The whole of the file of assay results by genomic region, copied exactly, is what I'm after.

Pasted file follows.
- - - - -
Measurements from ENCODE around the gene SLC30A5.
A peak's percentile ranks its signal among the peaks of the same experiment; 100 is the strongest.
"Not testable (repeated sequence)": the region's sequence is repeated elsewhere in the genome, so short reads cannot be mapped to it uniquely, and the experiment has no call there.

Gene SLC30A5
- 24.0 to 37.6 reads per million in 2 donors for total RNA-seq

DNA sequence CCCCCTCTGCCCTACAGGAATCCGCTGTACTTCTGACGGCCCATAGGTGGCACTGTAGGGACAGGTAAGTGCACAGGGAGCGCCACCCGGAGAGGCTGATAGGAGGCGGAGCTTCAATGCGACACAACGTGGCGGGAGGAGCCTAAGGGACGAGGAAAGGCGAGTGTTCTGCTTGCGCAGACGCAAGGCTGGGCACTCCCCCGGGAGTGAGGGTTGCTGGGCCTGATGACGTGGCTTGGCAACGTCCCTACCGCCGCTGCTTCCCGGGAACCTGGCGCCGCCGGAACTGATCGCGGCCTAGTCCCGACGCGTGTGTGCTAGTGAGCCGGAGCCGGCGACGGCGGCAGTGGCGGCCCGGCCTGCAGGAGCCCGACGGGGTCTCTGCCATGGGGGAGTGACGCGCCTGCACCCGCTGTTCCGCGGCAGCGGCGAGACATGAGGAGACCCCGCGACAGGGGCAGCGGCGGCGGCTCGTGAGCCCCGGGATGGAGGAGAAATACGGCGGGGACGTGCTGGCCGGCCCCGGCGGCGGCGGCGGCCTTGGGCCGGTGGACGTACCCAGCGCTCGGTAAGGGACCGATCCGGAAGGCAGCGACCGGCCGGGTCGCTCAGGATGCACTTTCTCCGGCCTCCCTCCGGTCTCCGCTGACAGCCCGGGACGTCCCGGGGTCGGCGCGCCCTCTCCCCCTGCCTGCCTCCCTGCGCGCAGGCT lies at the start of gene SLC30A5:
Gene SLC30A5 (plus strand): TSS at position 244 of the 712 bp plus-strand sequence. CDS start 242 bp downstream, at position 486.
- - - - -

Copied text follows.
Measurements from ENCODE around the gene SLC30A5.
A peak's percentile ranks its signal among the peaks of the same experiment; 100 is the strongest.
"Not testable (repeated sequence)": the region's sequence is repeated elsewhere in the genome, so short reads cannot be mapped to it uniquely, and the experiment has no call there.

Gene SLC30A5
- 24.0 to 37.6 reads per million in 2 donors for total RNA-seq

DNA sequence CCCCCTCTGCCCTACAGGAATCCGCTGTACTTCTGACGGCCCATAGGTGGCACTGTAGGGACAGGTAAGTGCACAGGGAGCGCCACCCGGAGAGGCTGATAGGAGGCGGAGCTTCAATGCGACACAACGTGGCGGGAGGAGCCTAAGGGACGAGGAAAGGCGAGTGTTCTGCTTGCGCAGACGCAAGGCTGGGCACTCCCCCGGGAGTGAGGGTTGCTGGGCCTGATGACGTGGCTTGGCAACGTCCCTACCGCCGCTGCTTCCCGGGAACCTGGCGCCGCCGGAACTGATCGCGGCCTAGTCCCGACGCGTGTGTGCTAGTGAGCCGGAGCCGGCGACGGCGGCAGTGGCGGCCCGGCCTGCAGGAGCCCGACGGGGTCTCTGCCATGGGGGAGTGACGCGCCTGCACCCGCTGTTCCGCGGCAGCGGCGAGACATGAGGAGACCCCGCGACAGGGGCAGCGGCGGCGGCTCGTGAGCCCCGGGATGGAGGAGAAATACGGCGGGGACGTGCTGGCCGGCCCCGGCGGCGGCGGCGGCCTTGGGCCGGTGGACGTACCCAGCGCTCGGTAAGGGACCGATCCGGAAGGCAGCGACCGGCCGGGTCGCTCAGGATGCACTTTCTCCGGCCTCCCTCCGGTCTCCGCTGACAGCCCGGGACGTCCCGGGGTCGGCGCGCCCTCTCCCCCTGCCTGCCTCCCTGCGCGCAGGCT lies at the start of gene SLC30A5:
Gene SLC30A5 (plus strand): TSS at position 244 of the 712 bp plus-strand sequence. CDS start 242 bp downstream, at position 486.